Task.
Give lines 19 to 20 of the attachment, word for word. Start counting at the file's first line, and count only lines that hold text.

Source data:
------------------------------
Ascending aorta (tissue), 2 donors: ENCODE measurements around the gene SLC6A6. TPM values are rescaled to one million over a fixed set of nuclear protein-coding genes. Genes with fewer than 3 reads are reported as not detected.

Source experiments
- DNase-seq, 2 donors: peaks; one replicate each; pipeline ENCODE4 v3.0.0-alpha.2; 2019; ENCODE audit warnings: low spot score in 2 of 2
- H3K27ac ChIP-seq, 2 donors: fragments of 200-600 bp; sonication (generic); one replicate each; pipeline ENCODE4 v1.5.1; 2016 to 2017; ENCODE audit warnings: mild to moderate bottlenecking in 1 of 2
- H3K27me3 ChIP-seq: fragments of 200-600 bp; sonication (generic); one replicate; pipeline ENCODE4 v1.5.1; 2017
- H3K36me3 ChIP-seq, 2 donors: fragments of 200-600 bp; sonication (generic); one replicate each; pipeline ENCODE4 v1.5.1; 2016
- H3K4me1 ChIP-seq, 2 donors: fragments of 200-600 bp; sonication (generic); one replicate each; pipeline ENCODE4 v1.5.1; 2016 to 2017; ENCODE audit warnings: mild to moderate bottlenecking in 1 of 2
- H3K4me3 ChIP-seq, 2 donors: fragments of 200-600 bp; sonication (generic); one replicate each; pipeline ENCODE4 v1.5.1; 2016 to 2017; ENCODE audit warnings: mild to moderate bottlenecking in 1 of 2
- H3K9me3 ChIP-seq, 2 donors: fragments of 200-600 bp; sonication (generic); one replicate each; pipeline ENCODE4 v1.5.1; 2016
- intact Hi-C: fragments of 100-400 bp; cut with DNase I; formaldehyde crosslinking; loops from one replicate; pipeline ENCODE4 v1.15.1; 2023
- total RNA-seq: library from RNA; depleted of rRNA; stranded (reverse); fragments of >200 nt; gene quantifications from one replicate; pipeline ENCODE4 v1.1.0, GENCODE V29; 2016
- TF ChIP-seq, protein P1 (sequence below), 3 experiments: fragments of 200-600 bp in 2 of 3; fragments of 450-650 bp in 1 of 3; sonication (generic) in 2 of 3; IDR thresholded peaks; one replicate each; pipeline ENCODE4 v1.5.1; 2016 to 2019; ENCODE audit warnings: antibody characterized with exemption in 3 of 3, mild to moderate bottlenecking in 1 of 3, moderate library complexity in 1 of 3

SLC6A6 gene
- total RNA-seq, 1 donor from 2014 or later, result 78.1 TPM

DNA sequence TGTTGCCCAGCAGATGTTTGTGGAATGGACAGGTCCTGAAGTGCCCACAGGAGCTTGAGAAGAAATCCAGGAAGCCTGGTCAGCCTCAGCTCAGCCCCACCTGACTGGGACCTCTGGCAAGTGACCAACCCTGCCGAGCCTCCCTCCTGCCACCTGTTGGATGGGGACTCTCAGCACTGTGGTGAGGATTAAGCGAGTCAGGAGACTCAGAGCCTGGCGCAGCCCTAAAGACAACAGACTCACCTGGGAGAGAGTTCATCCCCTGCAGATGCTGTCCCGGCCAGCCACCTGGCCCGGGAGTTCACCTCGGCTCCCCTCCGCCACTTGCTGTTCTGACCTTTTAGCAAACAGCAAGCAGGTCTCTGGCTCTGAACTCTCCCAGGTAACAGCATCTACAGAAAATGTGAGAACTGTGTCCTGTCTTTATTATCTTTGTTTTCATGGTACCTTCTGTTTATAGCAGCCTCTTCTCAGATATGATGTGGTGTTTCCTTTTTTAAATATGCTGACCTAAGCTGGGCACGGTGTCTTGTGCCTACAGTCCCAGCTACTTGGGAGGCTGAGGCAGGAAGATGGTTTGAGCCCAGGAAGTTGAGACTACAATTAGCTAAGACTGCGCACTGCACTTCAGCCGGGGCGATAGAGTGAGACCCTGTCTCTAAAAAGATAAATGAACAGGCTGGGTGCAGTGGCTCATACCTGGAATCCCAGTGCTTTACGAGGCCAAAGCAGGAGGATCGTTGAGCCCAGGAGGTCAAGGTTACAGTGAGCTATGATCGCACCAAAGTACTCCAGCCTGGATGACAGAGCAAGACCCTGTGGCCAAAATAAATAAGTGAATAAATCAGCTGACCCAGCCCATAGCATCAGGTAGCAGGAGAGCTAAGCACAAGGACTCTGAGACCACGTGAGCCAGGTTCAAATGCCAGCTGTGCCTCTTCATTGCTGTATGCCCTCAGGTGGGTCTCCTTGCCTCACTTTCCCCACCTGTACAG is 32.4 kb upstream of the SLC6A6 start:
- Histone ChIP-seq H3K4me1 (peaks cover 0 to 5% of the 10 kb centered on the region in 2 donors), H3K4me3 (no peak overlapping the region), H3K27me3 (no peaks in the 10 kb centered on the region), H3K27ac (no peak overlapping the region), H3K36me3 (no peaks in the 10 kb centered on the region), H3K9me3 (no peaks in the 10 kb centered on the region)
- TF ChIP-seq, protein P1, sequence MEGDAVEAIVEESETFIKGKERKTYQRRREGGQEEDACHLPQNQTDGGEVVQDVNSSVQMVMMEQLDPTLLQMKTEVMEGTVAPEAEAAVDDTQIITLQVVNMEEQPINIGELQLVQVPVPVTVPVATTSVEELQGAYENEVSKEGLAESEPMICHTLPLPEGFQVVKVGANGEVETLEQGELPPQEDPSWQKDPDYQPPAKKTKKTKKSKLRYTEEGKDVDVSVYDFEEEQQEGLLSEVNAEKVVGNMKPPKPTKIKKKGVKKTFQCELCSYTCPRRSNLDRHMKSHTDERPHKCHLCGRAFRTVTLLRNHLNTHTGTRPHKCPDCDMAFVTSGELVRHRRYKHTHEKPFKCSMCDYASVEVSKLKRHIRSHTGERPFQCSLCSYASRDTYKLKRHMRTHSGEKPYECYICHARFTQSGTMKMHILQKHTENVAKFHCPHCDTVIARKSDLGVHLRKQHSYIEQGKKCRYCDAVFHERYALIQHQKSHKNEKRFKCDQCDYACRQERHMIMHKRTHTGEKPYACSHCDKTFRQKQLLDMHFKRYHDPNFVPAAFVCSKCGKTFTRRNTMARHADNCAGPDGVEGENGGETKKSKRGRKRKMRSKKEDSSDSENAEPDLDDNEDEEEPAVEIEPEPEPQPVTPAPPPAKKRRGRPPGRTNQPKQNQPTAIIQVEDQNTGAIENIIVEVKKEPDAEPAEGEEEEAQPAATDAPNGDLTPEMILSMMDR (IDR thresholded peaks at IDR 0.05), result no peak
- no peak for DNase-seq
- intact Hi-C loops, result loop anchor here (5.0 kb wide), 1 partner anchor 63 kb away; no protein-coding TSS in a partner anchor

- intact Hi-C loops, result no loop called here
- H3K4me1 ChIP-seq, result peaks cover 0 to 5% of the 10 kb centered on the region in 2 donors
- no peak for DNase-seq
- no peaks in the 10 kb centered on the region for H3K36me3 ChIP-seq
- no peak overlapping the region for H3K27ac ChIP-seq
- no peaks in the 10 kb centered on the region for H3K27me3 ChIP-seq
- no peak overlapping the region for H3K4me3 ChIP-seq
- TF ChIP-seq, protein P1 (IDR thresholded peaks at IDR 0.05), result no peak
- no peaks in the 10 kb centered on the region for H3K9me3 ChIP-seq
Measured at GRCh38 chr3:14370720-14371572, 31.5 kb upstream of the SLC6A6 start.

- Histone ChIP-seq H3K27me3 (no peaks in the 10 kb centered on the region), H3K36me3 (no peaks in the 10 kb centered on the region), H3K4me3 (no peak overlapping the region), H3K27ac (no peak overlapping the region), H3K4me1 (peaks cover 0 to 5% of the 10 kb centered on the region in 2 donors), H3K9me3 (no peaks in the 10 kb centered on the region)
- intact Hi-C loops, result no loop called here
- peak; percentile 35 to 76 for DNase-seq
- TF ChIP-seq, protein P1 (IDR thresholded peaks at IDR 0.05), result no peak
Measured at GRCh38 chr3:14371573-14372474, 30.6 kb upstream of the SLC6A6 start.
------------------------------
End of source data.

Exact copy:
- intact Hi-C loops, result loop anchor here (5.0 kb wide), 1 partner anchor 63 kb away; no protein-coding TSS in a partner anchor

- intact Hi-C loops, result no loop called here